Regulators Examining Whether Performance-Based Incentives Could Be the Key to a Modernized Grid

Nov 11, 2016 9:00 AM ET

Utility regulators in some U.S. states are considering the adoption of performance-based regulation to replace the traditional cost of service regulation. Under this model, the utility’s revenues would not be based on the total costs of providing service, but rather on a broad economic measure such as the Consumer Price Index in conjunction with a set of specific performance metrics related to the utility’s operations. 

“Performance-based regulation provides a utility with a stronger incentive to control costs – and the resulting prices charged to its customers – than the traditional cost of service regulation,” said Russell Feingold, Vice President in Black & Veatch’s management consulting business. “Performance-based regulation mechanisms would fundamentally change the rate-setting process from a singular focus on cost recovery to one focused on financial and operational incentives.” 

Performance-based regulation plans have been adopted in Canada, the U.K., New Zealand and Australia. With the transformational activities occurring today in the electric utility industry, Feingold said there is a strong belief that performance-based regulation will be revisited in the United States over the next few years. 

Some states, such as Connecticut, Illinois and Maryland, have established performance-based reliability requirements. These are designed to spur accelerated upgrades to the grid. The requirements incorporate both incentives for meeting minimum reliability standards and penalties for falling short. 

In New York, the state utility regulator is undertaking a major initiative with the Reforming the Energy Vision and proceeding to create new earnings opportunities for utilities. 

“These opportunities will be a combination of outcome-based performance incentives and revenues earned directly from the facilitation of consumer-driven markets,” Feingold said. 

These earnings opportunities will address a number of critical areas, he said, including system efficiency, energy efficiency, customer engagement, interconnection and affordability. 

A Change in Focus for Management 

Under performance-based regulation, Feingold said, a utility would have a strong motivation to control costs because it can retain some level of financial benefits associated with improving the efficiency of its operations. On the other side of the coin, it would also have a reduced ability to pass on cost increases typically allowed under cost of service regulation.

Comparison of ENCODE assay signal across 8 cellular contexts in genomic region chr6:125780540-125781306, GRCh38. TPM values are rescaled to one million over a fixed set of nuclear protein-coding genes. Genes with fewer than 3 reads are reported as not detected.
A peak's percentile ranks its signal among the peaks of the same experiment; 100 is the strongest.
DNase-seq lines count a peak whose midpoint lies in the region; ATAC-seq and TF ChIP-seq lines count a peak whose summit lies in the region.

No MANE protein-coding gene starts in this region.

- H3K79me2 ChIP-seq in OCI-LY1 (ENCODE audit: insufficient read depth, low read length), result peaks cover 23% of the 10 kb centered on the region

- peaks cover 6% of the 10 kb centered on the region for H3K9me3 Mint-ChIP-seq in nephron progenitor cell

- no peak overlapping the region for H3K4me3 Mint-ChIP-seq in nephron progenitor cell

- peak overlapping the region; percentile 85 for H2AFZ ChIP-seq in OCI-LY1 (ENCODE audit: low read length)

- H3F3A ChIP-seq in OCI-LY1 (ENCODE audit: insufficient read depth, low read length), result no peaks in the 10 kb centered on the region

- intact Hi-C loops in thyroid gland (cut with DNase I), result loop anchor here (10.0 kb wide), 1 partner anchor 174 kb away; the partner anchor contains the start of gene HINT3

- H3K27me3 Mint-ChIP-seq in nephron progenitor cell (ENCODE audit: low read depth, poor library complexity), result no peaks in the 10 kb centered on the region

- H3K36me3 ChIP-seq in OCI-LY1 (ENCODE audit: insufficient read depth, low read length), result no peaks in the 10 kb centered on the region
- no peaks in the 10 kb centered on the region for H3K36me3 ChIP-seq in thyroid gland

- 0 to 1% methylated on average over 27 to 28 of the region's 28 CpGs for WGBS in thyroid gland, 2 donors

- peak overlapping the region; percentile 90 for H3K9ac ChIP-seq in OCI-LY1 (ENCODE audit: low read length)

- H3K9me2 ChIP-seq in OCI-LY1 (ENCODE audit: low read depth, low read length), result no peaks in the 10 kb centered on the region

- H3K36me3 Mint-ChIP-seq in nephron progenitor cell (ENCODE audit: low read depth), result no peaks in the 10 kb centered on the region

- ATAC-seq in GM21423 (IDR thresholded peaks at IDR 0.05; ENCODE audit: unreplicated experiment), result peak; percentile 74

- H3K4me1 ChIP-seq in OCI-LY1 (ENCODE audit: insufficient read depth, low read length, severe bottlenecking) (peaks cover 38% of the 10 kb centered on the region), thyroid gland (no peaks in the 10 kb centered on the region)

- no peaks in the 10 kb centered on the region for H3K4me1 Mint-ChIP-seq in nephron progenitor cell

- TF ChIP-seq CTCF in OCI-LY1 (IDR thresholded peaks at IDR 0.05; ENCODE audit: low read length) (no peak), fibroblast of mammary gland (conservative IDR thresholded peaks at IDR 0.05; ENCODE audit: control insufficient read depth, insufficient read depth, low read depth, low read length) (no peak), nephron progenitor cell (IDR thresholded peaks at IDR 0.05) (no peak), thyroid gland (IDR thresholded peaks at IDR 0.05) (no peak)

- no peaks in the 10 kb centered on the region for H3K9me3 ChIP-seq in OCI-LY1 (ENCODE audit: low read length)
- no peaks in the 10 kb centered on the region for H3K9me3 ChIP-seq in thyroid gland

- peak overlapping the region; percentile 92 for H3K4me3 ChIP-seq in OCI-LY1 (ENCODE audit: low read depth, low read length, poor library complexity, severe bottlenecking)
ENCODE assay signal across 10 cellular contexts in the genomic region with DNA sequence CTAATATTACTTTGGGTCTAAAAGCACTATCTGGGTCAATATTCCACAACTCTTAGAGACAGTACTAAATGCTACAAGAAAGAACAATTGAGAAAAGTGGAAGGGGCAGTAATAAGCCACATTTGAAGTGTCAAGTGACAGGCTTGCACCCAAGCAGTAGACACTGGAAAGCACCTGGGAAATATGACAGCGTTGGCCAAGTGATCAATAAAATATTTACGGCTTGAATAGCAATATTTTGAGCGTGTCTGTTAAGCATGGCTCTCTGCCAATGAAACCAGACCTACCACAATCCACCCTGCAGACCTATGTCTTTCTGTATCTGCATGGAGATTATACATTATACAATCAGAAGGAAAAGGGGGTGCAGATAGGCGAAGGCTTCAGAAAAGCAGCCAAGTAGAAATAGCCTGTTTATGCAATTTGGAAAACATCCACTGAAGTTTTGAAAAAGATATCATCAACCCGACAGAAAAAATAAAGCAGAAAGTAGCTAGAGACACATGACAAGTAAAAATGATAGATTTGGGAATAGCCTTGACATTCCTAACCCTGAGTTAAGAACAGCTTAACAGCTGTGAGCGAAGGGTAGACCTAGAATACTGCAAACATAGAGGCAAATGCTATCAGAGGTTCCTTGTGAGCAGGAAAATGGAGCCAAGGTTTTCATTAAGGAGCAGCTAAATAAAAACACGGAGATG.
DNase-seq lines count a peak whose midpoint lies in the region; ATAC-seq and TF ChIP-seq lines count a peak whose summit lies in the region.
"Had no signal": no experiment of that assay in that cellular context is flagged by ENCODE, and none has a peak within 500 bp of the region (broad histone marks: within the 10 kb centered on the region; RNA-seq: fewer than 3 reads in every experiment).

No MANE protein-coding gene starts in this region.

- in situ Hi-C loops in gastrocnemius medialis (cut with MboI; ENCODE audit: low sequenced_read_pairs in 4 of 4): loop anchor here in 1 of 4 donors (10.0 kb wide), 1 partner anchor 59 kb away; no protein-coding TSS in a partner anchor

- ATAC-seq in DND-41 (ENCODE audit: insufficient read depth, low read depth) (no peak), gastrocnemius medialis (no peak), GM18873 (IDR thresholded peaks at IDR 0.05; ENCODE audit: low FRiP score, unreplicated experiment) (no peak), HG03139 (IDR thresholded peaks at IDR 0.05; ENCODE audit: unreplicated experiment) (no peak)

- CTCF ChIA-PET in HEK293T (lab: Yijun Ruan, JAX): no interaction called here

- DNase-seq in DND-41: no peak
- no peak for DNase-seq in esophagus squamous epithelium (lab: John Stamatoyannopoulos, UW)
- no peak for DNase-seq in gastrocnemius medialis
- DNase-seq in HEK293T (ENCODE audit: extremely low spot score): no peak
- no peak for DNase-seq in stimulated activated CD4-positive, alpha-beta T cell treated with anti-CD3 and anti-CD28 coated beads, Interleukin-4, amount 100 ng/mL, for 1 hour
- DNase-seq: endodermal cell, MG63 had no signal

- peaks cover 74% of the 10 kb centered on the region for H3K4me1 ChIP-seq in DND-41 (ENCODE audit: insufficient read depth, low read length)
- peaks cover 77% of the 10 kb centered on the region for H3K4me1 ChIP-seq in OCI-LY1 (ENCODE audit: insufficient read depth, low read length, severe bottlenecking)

“Very simply, performance-based regulation prompts utility management to focus on the outcomes of the business rather than on investments and energy throughput. A well-conceived performance-based regulation plan provides a means to encourage higher levels of cost performance, without unduly jeopardizing service, by providing utility management with an opportunity for enhanced rewards for assuming some additional degree of risk.” 

Feingold said that if properly structured, the incentives should motivate the utility to increase its efforts and to change its behavior to embrace the added managerial and operational flexibility afforded under performance-based regulation – to the ultimate benefit of both its customers and shareholders. 

Outcome Measurements Would Become the Standard 

Under these mechanisms, the outcomes achieved by utilities would be the standard by which their performance would be judged. 

“As long as the outcomes are structured to meet the needs of the energy marketplace, utility management should be given greater latitude to decide upon the right levels of investment and specific business activities to best align the interests of its shareholders and customers,” he noted. 

The significant investments needed for the smart grid will motivate utility regulators to measure the achievement of the desired benefits through performance metrics and will have clear financial implications for the utility industry. 

“Regulators will need to pay more attention to optimizing the condition and performance of the existing utility transmission and distribution system to ensure utilities can fund the new technologies required for a transition to the grid of the future,” Feingold said.